Matthew Sweet “Tomorrow Forever”
Matthew Sweet has endured as one of power pop’s elder statesmen, owning album charts for most of the 1990’s and infrequently surfacing over the past decade or so. But no longer tethered to a record label, Sweet decided to go the Kickstarter route and the result is a sprawling 17 track songfest that throws together everything we love (or not love) about his music.
Matthew has undergone many life changes since 2011’s Modern Art. Following the passing of his mother, he returned to his hometown in Omaha, Nebraska to live and finish this album. It opens with “Trick,” a familiar chiming guitar gem that is a return to his classic style. It’s the distinctively layered leads, and hook filled chorus that sticks with you. The formula does get tweaked as we continue listening, Sweet adds muscle to “Pretty Please,” and ups the psyche-pop elements on “Circle.”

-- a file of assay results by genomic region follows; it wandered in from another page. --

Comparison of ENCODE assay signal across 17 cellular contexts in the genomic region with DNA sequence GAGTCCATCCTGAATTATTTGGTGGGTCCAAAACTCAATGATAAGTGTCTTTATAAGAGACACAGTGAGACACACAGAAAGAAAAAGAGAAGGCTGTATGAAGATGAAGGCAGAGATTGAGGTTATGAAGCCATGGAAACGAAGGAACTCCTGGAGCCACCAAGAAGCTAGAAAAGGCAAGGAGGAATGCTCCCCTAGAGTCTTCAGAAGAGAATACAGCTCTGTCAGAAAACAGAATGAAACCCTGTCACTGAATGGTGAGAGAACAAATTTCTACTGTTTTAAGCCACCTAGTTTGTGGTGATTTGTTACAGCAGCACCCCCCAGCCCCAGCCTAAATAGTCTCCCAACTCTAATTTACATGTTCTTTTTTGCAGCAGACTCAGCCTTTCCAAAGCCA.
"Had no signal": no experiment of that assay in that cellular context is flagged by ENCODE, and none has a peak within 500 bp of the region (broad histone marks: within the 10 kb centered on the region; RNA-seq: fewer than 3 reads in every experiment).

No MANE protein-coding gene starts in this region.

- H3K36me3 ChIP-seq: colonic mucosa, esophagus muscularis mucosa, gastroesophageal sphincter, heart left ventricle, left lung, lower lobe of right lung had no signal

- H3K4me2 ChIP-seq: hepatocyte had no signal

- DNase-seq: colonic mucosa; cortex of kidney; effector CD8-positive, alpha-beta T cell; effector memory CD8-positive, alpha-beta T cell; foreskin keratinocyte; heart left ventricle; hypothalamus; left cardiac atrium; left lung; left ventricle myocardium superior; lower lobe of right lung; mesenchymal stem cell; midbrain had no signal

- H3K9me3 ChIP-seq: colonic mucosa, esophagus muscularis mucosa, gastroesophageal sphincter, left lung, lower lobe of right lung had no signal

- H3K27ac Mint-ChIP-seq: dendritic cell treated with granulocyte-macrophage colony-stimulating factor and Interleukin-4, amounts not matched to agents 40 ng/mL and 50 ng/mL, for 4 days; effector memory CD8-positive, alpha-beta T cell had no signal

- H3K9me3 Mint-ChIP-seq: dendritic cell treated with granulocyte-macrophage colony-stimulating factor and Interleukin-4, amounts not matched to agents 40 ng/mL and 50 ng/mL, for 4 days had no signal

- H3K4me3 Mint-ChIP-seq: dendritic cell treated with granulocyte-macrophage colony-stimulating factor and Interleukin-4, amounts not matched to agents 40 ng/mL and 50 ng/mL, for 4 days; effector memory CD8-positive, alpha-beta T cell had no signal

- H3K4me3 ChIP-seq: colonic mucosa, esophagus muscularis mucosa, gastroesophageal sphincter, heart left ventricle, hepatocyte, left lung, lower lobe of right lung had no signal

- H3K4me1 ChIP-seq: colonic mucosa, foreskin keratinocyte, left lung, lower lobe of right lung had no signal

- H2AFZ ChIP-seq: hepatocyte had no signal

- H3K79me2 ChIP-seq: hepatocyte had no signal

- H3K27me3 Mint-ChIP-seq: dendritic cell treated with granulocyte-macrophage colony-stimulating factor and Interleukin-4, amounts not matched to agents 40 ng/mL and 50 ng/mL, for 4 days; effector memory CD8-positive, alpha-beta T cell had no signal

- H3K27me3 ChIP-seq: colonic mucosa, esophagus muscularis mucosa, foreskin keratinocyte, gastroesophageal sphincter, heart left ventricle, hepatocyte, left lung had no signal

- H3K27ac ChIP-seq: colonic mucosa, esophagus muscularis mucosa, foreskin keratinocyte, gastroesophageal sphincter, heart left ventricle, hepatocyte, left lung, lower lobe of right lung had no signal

The songs are more autobiographical here with “Off The Farm” and “Come Correct.” The excellent “Haunted” and acoustic led “Country Girl” with Gary Louris (The Jayhawks) helping on harmonies are standout tracks. But the meandering jams “The Searcher” and “Finally” shows that his album could’ve used some editing. Despite the hopeful gem “Music for Love,” the last track “End Is Near” has a weariness to it and feels like the artist’s swan song. We hope not, as Matthew Sweet’s music has adopted a timeless quality, a perfect melding of melody and guitar. Highly Recommended.
Talk Show Host “Not Here to Make Friends” EP
Toronto band Talk Show Host does a great job delivering punk-inspired power pop and opening with the fast riffs of “Dead Meat” it wouldn’t be out of place on a Green Day album. Then the band embraces a snarl with its melody on the excellent title track, as they reference office politics; “We’re not here to make friends/ we’re just here to win.” The next song “I Hate Men (I Hate All Men)” could be an anthem for angry women, but sung by a dude sounds like extreme self-loathing. Overall a solid EP with no filler, but without much variety either. Still, if you dig punk pop this is a great find.